Memoir paints a vivid picture

‘Old in Art School: A Memoir of Starting Over’ by Nell Painter

By any measure, Nell Painter was successful. She had a Princeton professorship in her chosen field, history; several acclaimed books; and she was voted into the leadership role in a highly respected organization of historians.

As she stepped into retirement, still very active in her field, she decided to pursue finally her long-held passion for art. In her mid-60s, at the top of her academic career, she decided to begin again: She enrolled in a Bachelor of Fine Arts program at Rutgers, then a Master of Fine Arts program at the acclaimed Rhode Island School of Design. This engaging book traces that experience, which turned out to be informative in all kinds of unexpected, sometimes unpleasant, ways.

Her art school journey turned out to be, more than anything else, a journey of identity. She was “old” among the majority twentysomethings, black among the majority white students and faculty, interested in infusing history into her art when the contemporary mode was mulishly focused on pop culture, an expert in one field but an amateur in another, respected in one field and treated disrespectfully in another. She talks about harrowing critique sessions in her studio with her teachers and fellow students at RISD, but then being invited to dine at the home of the president of Brown University, an old friend, and chatting with other friends who are among the glittering literati.

Another identity she had to confront as she was beginning again was that of daughter to aging and fragile parents who lived across the country. This further complicated her art school experience in terms of both time necessarily spent away, and emotional energy invested in taking care.

It also happened that as she was in art school, she published what turned out to be the most noted book of her career. In one section she talks about being largely invisible to her art school faculty and colleagues, while also appearing on the “Colbert Report” to discuss her book.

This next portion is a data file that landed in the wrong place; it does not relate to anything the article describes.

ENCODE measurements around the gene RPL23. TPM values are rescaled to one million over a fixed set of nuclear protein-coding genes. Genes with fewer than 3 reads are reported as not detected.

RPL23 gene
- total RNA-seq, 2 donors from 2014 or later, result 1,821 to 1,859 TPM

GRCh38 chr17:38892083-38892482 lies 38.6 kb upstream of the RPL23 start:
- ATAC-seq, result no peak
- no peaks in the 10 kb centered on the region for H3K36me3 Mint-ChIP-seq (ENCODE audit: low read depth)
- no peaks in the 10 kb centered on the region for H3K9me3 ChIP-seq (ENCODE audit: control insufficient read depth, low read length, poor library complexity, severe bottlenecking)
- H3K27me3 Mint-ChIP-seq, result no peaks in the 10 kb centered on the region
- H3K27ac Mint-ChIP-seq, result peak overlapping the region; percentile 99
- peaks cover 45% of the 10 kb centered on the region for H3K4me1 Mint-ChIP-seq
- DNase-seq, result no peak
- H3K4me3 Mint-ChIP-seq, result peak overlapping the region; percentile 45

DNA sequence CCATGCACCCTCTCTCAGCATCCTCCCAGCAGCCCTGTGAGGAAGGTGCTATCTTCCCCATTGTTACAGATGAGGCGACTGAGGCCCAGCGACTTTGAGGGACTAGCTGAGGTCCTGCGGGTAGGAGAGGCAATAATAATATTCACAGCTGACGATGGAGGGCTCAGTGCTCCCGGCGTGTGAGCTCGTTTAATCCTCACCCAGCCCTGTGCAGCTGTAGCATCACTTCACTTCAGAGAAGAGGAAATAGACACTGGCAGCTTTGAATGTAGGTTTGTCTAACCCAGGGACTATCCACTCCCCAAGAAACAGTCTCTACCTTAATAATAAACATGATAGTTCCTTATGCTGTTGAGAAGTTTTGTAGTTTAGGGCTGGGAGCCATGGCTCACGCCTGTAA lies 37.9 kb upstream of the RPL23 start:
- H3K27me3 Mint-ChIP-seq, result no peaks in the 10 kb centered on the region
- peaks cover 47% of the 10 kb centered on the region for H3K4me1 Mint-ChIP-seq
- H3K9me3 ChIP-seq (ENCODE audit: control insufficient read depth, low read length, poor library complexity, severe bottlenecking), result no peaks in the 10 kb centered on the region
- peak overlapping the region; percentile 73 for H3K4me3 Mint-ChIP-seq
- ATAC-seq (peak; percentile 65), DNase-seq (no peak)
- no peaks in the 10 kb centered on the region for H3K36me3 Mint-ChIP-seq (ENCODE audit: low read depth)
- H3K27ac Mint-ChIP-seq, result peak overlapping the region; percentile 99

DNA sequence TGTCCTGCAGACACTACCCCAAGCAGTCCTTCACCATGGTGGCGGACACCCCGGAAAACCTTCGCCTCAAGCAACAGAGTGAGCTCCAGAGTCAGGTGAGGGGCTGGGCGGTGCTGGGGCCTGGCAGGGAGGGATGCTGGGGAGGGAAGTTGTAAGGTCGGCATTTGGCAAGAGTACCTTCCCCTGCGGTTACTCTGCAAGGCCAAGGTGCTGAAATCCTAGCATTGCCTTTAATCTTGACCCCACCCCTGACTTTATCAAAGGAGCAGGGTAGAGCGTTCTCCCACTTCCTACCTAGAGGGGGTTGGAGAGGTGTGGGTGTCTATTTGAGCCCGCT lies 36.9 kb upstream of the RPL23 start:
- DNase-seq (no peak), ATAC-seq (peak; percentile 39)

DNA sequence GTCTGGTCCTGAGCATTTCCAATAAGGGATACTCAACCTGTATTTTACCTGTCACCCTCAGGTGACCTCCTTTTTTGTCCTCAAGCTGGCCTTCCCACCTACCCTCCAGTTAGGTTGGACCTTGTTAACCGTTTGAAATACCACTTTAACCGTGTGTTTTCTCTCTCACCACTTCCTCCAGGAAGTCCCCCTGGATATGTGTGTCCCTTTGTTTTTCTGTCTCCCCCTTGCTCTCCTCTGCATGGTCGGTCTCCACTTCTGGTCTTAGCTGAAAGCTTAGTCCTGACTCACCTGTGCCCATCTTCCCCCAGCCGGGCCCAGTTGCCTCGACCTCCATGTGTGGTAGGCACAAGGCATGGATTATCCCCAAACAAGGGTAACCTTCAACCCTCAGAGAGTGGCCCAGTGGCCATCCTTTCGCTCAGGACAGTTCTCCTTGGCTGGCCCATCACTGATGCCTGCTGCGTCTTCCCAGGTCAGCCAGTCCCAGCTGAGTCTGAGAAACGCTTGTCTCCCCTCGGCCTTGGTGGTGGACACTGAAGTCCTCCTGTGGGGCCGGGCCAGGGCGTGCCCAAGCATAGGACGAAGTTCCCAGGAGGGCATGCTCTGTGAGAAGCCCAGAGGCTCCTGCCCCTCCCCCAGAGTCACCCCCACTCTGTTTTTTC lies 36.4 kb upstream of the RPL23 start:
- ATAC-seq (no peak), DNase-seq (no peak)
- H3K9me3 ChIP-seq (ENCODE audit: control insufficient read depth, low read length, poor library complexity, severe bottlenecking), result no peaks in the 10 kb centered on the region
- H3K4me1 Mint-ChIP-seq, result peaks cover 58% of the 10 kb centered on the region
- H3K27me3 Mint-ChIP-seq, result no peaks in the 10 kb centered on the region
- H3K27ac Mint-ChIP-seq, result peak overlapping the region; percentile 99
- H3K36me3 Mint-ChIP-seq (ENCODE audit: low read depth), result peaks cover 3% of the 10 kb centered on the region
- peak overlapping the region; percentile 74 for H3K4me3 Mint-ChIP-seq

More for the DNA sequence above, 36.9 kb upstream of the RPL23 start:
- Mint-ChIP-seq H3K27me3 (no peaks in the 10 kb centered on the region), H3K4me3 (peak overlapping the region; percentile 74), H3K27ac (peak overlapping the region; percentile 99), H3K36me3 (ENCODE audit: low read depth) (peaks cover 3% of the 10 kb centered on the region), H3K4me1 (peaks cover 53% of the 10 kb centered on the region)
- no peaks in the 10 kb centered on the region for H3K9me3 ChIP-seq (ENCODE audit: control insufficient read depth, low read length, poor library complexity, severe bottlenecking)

That this head-spinning journey left her a bit embittered is no shock. And she takes no prisoners as she describes the claustrophobic world of art and graduate art programs, naming names of those who seemed determined to crush any developing sense of trust in her own work. But she is nothing if not spirited and dogged in her pursuit of knowledge, and ultimately her pursuit of her own artistic vision.

Painter is, at heart, an academic and could not resist some teaching moments. I learned a lot about making art, racism in art, the way history and art can interact, and about artists historic and contemporary whose work I researched as she mentioned them. Not all readers may enjoy these sometimes lengthy and detailed tangents from the personal story, but I felt enriched by them. She also provides thumbnails of some of her own work, that show the techniques and subject matter she was experimenting with along the way.

This is an engaging, layered and thought-provoking memoir from this part-time Adirondacks resident.